Press Room

Over 4-in-10 Britons eating specialised diets

1 in 5 households suffers from food allergies or intolerances
“Free From” category could be as big as mineral water within two years

London – 27 September, 2016. Due to dietary or health and wellness concerns, over four in 10 Britons now avoid certain ingredients in what they eat and drink, according to new research from Nielsen.

Forty-two percent report eating a diet that excludes or limits consumption of some foods or ingredients. Antibiotics/hormones are the most common ingredients avoided (49%) followed by artificial additives, such as flavours, preservatives and sweeteners (45%) and sugar (42%). Genetically-modified foods (41%) follow next, narrowly ahead of products provided in packaging made with the chemical BPA (40%), which some campaign groups claim is linked to cancer.

Britons’ desire to limit less healthy ingredients is illustrated by volume sales of sugar declining 8.1%¹ year-on-year and soup, often high in sodium, declining 10.7%¹. Among the 14 countries in which Nielsen measures sugar sales, Britain sees the second biggest fall. Among the 16 countries in which it measures soup, Britain has the third largest fall.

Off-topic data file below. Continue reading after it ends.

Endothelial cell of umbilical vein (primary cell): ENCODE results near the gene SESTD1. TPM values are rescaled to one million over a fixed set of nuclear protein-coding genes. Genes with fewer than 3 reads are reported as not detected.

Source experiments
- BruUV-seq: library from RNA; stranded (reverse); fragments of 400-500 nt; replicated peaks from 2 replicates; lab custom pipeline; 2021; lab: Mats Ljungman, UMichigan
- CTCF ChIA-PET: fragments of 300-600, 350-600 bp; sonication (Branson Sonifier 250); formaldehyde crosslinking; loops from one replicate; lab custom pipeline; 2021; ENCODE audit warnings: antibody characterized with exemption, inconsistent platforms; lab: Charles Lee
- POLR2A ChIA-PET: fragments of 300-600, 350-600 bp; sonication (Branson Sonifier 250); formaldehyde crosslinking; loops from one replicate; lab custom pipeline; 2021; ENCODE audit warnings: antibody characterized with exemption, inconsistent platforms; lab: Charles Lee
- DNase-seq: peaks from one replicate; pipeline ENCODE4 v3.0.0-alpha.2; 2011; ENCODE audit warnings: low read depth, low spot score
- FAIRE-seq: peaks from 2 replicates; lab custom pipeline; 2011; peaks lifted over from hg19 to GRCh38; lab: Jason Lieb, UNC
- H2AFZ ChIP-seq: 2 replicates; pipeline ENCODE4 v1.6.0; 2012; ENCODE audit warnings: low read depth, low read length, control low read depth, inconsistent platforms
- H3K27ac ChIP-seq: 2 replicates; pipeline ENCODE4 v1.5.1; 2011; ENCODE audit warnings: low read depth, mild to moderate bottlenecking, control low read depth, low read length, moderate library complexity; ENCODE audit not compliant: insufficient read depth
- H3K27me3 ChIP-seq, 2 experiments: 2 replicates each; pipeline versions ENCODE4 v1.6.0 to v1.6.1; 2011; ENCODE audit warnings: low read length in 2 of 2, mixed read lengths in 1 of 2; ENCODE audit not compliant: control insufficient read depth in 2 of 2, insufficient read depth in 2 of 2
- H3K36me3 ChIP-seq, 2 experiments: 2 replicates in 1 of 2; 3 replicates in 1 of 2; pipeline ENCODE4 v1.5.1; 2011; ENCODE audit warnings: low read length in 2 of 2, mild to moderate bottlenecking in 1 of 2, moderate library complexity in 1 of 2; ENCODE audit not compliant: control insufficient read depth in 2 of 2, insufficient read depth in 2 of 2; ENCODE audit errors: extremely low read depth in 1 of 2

Health concerns

One in five (19%) UK households contains someone who suffers from food allergies or intolerances, although this is much lower than the global average (36%). The most common ingredients avoided in the UK for these reasons are grains (43%), eggs (38%), lactose/diary (36%), gluten (30%) and carbohydrates (24%).

Indeed, sales of “Free From” products have risen 19% in the UK over the last year to £754m annually². Mike Watkins, Nielsen’s UK head of retailer and business insight notes, “It’s one of the fastest growing categories and, consequently, supermarkets are extending ranges. If this growth rate continues, ‘Free From’ would be a £1 billion market within two years – the same size as today’s mineral water market.”

Watkins goes on to point out four “macro-trends” that are driving people to pay more attention to what they consume: People are adopting a more back-to-basics mind-set, focusing on simple ingredients and fewer processed foods; they’re also taking a more active role in their own health care, which includes better nutrition, itself a reflection of the rising trend in chronic-disease rates. Finally, consumers are increasingly educated due to the internet providing access to more health information than could ever have been dreamed of in the past.”

Relating to the rise in disease and illness rates, one in five Britons say their dietary choice is specifically due to helping prevent conditions such as obesity, diabetes, high cholesterol or hypertension. The World Health Organization says chronic disease such as type 2 diabetes, cardiovascular disease and cancer are expected to account for 73% of deaths globally by 2020, up from about 60% in 2001.

What can retailers and manufacturers do?